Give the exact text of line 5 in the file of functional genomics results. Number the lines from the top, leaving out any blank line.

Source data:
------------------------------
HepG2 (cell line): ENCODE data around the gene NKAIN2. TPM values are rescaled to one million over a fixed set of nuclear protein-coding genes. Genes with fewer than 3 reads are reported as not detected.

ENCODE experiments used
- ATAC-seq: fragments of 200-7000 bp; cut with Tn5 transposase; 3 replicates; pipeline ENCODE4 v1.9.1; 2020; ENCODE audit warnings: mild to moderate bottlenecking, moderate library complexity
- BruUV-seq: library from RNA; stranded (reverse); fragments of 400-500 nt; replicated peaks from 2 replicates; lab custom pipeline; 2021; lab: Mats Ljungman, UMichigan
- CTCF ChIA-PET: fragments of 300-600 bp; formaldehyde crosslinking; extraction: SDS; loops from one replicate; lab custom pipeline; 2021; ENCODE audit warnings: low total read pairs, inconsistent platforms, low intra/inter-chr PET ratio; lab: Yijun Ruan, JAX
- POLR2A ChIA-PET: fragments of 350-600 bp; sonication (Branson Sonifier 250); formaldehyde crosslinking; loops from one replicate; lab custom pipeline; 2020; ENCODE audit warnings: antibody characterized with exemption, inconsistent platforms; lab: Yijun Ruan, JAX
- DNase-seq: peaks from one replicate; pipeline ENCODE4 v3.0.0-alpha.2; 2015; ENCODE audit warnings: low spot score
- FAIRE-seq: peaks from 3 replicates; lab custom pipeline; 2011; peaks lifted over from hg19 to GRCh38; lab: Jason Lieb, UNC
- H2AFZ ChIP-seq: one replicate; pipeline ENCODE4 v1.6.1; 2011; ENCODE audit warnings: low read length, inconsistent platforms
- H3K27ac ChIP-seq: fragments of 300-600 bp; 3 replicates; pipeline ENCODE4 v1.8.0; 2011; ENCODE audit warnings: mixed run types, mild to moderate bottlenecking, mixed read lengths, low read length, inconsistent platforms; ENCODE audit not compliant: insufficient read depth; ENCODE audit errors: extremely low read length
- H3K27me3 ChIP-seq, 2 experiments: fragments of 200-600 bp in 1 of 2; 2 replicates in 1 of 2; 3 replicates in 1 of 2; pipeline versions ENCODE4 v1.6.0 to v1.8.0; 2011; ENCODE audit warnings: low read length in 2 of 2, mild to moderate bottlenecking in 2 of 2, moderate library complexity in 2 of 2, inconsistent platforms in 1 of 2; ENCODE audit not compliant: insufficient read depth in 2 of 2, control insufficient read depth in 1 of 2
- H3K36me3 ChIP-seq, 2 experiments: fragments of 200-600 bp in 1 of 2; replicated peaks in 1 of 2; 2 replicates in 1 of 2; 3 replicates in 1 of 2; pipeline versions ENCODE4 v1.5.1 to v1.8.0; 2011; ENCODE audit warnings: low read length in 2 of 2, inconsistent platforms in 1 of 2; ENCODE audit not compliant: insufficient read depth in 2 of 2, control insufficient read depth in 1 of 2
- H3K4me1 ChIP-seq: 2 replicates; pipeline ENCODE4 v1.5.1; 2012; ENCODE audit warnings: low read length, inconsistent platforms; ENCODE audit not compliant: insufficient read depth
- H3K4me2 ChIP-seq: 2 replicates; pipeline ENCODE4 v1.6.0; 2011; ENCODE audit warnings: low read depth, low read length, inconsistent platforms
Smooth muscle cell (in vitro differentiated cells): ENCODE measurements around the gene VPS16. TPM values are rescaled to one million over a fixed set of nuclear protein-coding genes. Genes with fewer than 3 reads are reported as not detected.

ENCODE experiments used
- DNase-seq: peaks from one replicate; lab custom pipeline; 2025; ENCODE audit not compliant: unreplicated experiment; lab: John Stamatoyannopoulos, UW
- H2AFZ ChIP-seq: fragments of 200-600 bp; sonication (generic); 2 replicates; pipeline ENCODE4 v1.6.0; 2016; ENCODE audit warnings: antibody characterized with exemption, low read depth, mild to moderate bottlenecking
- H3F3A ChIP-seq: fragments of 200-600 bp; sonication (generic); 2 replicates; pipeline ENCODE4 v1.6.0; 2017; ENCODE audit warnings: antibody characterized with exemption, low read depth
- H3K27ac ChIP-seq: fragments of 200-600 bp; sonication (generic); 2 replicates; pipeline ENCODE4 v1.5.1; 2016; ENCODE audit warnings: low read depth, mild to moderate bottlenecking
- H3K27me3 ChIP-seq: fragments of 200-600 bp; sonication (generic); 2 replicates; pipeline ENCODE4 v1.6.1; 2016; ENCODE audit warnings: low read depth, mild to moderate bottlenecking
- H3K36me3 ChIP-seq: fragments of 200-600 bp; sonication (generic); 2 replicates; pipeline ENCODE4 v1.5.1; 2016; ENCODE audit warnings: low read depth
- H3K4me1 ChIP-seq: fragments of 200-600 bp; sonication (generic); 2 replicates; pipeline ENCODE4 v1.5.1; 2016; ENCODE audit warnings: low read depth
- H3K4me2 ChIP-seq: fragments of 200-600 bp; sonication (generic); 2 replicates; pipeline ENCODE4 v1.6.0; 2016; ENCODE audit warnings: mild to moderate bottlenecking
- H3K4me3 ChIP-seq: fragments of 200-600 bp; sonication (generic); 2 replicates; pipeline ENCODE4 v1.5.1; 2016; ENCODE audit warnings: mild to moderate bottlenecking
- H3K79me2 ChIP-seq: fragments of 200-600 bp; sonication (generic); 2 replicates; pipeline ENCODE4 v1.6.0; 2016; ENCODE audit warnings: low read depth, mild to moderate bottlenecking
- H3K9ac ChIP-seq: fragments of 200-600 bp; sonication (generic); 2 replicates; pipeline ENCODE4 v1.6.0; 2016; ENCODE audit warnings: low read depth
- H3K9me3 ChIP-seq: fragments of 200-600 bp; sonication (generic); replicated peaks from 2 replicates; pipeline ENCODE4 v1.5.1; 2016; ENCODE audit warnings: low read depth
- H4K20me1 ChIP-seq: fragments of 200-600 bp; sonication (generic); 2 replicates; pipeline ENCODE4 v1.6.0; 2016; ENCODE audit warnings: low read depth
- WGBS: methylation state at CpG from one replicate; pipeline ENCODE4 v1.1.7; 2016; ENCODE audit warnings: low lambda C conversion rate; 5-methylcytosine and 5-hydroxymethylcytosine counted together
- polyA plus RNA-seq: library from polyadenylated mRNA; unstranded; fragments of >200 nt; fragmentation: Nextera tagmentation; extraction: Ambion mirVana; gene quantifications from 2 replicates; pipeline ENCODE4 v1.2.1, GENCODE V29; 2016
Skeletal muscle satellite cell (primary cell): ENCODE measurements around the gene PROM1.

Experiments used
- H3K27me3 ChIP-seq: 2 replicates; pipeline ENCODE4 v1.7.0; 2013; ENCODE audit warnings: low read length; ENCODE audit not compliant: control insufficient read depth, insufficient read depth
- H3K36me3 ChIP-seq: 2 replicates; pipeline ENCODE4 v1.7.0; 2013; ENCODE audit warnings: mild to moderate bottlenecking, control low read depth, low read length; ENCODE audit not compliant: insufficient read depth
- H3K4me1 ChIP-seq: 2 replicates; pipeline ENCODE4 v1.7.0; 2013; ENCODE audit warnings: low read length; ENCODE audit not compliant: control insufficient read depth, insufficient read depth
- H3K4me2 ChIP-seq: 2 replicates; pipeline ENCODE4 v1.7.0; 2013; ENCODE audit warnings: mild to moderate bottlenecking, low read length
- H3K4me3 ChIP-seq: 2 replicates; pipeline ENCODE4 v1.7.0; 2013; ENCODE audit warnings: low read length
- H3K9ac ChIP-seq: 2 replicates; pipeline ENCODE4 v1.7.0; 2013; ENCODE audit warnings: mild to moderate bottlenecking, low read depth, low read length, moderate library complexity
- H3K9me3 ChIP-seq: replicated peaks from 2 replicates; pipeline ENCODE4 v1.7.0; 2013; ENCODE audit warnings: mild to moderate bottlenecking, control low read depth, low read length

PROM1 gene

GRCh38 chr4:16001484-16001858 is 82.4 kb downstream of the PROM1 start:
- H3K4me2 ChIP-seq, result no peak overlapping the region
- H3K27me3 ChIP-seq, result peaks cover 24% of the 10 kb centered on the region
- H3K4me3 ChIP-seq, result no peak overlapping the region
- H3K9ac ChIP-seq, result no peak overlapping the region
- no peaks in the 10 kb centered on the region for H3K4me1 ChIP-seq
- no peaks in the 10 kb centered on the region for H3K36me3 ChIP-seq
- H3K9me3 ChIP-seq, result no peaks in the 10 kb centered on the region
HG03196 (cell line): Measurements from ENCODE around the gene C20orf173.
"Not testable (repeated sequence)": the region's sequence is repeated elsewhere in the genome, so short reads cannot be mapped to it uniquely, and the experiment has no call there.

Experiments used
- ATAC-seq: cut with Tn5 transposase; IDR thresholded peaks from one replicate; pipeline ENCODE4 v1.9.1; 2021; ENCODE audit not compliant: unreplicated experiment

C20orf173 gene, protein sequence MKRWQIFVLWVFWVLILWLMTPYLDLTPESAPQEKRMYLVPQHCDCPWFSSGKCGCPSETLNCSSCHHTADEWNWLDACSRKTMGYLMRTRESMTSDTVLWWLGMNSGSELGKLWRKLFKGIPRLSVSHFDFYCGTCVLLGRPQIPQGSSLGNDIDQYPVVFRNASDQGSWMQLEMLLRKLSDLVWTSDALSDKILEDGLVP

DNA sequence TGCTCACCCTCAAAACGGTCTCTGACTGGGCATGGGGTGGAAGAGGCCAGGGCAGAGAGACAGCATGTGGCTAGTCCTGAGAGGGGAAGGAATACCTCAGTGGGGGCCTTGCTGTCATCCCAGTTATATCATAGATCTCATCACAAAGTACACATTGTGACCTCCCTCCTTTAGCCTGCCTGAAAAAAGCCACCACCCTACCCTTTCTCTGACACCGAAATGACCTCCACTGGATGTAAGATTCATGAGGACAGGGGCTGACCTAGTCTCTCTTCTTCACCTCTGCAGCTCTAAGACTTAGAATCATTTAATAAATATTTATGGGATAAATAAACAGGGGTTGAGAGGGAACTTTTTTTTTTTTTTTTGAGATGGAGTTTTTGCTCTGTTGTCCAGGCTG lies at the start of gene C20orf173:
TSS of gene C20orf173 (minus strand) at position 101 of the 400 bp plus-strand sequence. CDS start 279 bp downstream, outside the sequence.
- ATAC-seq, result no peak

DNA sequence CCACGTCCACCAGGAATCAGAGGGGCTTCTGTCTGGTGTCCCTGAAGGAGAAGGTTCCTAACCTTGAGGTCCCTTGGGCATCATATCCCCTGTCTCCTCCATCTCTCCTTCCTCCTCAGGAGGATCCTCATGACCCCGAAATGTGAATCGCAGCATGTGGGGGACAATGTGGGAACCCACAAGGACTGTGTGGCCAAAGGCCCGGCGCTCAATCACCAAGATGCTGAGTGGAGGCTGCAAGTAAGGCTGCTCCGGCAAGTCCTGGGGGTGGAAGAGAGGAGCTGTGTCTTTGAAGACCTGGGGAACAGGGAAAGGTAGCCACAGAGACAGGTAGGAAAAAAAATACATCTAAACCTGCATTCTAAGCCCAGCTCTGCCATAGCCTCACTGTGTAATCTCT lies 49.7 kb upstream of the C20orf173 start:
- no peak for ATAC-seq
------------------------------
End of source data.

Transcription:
- CTCF ChIA-PET: fragments of 300-600 bp; formaldehyde crosslinking; extraction: SDS; loops from one replicate; lab custom pipeline; 2021; ENCODE audit warnings: low total read pairs, inconsistent platforms, low intra/inter-chr PET ratio; lab: Yijun Ruan, JAX